Cash App is a money transfer platform that allows users to send, store, and/or receive cash. But Square continues to add features the platform to make it more competitive in the marketplace.
And there is plenty of competition!
That’s the biggest risk to the stock. Square competes against folks like Venmo, Zelle, and Apple Pay.
Another risk is that the company is prioritizing revenue growth and market share over profitability.
Even so, it has been generating robust free cash flow. Assuming the company’s core payment-processing business maintains slow and steady growth, while the digital banking business generates high double-digit growth, Square will be a winner.
But it won’t be the only one …
No Faith Required
The long-term trends for fintech are rising. Adapt Insights pegged the market at $4.8 trillion by at the end of 2019, and it says that figure will nearly double to $10.1 trillion by 2024.
That’s because companies that develop and employ cutting-edge technology are growing to huge sizes faster than ever … grabbing market share faster than ever … and changing the world faster than ever.
This exponential progress is creating a Technochasm between companies that develop and use technology successfully … and those that don’t.
We’ve been seeing the effects in my Fry’s Investment Report service.
One of our fintech investments, the Global X FinTech ETF (NASDAQ:FINX), has gained nearly 70% since I recommended it on June 11, 2019 — handily outperforming the S&P 500’s 33% return over the same time frame.
And this isn’t just because fintech recovered faster than the broader market following the COVID selloff. The S&P is up by just over 16% from this time last year, while FINX is up by more than 45%.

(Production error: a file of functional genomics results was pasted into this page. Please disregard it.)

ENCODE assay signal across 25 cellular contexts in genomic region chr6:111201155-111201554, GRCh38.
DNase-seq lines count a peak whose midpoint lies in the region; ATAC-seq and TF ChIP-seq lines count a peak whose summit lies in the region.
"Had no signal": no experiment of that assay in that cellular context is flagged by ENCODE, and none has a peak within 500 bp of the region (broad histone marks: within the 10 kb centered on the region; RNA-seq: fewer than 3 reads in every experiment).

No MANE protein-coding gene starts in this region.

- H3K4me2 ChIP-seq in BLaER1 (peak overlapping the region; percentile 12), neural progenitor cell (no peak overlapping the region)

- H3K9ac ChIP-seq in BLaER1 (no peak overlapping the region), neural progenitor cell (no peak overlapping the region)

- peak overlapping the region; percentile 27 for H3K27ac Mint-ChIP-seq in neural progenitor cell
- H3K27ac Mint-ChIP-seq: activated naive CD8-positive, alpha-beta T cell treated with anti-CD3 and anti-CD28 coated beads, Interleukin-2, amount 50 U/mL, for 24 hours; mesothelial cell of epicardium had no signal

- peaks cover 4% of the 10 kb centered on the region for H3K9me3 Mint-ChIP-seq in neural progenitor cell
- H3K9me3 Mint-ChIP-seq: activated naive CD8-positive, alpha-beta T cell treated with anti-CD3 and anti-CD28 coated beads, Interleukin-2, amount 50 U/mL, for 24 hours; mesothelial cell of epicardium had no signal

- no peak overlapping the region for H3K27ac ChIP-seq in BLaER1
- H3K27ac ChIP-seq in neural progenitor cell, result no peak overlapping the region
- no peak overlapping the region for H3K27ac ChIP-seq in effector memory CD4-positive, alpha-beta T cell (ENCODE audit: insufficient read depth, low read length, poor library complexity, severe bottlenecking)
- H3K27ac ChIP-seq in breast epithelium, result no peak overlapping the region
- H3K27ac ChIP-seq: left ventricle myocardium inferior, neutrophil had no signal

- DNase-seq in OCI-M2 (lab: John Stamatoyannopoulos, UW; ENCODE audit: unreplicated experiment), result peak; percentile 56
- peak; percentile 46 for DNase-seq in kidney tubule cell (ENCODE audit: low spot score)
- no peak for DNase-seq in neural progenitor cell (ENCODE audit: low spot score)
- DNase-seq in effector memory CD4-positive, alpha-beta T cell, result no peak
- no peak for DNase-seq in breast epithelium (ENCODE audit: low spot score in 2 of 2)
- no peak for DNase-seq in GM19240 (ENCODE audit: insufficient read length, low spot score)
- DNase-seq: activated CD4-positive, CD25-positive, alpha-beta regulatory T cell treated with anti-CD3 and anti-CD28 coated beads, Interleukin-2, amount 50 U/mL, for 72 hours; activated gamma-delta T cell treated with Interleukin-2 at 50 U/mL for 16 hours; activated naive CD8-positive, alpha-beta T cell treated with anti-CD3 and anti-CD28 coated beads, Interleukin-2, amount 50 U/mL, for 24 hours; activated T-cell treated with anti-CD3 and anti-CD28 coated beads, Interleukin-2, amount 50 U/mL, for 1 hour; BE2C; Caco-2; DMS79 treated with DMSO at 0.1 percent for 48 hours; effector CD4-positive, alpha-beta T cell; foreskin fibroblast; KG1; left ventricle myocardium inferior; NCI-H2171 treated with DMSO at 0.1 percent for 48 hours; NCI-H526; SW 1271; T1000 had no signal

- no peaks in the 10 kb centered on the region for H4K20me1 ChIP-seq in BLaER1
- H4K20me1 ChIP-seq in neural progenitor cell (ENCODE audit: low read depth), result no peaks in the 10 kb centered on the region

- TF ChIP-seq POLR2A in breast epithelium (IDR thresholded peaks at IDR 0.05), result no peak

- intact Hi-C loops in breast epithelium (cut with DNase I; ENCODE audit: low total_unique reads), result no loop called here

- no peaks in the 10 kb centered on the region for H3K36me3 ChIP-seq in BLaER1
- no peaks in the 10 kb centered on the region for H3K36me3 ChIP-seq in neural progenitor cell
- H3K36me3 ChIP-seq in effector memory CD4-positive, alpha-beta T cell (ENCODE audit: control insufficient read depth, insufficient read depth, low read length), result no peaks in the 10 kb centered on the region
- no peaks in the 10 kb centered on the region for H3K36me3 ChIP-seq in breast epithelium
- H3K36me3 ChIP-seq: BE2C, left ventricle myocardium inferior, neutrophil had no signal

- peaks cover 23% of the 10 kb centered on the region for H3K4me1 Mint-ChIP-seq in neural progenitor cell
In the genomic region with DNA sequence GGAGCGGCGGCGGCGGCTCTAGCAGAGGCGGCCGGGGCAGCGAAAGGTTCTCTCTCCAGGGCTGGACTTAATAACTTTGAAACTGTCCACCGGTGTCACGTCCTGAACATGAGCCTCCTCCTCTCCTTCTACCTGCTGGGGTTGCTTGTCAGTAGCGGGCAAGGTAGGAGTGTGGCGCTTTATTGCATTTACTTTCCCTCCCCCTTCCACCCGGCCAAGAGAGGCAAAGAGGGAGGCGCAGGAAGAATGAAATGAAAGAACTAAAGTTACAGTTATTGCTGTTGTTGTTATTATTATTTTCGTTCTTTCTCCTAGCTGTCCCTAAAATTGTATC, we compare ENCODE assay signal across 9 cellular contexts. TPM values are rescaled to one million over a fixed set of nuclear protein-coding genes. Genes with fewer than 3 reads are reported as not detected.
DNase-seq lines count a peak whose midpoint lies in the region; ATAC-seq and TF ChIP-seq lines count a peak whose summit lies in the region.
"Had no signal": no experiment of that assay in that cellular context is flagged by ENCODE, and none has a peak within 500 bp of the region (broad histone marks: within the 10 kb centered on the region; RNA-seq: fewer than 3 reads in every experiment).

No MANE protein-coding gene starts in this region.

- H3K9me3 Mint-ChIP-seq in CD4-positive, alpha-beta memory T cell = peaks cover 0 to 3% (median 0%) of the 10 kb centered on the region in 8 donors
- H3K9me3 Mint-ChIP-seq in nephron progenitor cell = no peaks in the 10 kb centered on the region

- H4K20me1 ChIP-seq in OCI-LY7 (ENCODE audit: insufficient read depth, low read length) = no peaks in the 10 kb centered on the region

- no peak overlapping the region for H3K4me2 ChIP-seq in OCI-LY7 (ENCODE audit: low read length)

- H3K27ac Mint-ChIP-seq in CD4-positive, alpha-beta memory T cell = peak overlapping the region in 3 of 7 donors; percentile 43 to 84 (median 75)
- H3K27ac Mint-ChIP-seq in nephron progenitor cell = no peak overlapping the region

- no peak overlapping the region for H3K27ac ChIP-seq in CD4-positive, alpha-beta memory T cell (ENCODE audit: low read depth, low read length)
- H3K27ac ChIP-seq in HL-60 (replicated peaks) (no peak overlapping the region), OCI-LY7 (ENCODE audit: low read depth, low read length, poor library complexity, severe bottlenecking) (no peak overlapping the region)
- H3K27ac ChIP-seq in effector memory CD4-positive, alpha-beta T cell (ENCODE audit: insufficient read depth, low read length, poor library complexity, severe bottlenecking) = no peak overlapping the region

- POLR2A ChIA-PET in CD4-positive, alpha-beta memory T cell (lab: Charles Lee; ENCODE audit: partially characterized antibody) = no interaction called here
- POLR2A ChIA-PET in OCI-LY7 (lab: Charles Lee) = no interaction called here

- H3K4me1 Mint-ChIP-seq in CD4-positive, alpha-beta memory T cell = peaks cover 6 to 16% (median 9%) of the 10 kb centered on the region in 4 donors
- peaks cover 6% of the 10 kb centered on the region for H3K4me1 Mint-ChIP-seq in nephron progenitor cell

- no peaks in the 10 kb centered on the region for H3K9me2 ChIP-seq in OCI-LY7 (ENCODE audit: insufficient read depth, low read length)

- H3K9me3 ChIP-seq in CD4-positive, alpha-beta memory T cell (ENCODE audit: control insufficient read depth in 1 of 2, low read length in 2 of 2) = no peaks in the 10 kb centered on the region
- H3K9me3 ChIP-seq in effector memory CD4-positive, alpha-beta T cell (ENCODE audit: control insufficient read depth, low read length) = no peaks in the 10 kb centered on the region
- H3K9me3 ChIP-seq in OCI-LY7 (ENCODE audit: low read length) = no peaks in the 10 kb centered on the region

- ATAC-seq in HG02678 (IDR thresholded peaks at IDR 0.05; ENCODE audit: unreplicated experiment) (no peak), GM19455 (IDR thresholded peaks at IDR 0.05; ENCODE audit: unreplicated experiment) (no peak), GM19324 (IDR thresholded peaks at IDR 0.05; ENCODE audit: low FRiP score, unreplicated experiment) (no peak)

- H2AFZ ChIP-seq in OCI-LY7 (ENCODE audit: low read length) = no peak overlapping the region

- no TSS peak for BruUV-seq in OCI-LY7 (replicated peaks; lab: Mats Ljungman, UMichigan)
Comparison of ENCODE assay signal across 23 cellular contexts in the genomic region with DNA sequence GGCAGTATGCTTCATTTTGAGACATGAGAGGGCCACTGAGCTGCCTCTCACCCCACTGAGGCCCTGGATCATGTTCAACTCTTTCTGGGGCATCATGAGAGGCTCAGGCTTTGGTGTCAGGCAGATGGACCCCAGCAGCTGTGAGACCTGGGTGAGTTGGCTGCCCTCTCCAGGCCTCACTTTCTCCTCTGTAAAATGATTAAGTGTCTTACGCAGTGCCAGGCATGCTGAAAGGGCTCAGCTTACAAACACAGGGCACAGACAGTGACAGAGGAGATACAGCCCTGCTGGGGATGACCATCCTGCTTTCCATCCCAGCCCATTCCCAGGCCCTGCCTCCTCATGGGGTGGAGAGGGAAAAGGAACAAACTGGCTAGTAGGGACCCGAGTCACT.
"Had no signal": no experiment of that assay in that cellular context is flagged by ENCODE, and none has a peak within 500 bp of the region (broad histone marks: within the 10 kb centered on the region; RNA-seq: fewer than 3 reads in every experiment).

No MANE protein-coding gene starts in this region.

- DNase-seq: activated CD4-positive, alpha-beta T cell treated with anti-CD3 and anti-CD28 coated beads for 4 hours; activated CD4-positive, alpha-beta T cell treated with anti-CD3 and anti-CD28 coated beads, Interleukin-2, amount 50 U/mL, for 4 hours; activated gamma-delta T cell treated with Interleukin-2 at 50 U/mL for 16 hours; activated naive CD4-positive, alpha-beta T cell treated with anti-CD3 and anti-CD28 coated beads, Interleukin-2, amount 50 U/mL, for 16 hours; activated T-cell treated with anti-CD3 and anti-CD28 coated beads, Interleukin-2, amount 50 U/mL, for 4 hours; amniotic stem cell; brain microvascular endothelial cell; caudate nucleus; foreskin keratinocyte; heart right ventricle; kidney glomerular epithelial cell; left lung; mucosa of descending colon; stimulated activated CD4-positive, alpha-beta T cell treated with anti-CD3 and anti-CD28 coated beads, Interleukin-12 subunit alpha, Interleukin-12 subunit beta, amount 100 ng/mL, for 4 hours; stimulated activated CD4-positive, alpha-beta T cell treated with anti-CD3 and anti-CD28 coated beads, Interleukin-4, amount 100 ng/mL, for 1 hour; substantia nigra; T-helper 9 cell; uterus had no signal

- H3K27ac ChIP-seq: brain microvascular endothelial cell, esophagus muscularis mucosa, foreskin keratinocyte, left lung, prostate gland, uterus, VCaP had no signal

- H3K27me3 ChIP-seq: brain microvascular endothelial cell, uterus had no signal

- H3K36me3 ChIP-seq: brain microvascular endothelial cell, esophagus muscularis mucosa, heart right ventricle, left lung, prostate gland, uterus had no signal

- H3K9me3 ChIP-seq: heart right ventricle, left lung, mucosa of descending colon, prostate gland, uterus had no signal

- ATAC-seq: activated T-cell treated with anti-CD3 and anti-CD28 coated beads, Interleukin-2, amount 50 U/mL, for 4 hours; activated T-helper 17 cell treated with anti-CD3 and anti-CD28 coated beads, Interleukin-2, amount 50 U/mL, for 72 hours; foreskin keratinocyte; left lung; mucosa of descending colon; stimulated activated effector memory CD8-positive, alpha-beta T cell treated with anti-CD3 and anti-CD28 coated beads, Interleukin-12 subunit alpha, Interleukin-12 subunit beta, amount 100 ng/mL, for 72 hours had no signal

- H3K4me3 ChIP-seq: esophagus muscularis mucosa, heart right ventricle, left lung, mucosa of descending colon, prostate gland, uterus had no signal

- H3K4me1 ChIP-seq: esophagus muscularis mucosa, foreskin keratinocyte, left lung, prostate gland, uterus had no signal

The companies in FINX use innovative technologies to improve or automate financial transactions.
These technologies include peer-to-peer lending, mobile payments, instant short-term lending, and cryptocurrencies — and the companies that provide these services can be incredibly profitable.
PayPal Holdings Inc. (NASDAQ:PYPL), for example, is one of the earliest and best-known payment processing companies, facilitating e-commerce and even expanding to offer credit to customers. Today it is more than 110% higher than its pre-pandemic all-time high.
Square is 150% higher than its pre-pandemic peak.
Products from companies like this are seeing wider use thanks to the pandemic, and people are more satisfied with their banks when they integrate peer-to-peer payment methods into their systems.
Research from McKinsey shows that 6% of U.S. consumers have joined my colleague and opened a new fintech account during the pandemic. Mobile banking traffic ballooned by 85% in April 2020, and older Americans are becoming increasingly comfortable with online banking.
I expect these new habits to stick around, giving fintech companies an advantage going forward.
As they become more accessible, more people will adopt them. Because the pandemic made these technologies more necessary, it has only accelerated their widespread adoption.
While I know a lot of bitcoin speculators, I know very few bitcoin users. On the other hand, almost everyone I know uses fintech, even if they don’t realize it.
That tells me the fintech industry is likely to continue growing rapidly over the next few years. Meanwhile, bitcoin has very little but faith to back its value up.
I’m always looking for new fintech stocks — and other Technochasm-related investments — to bring to my Investment Report subscribers. Learn how to join us here.
On the date of publication, Eric Fry did not have (either directly or indirectly) any positions in the securities mentioned in this article.
Eric Fry is an award-winning stock picker with numerous “10-bagger” calls — in good markets AND bad. How? By finding potent global megatrends … before they take off. And when it comes to bear markets, you’ll want to have his “blueprint” in hand before stocks go south.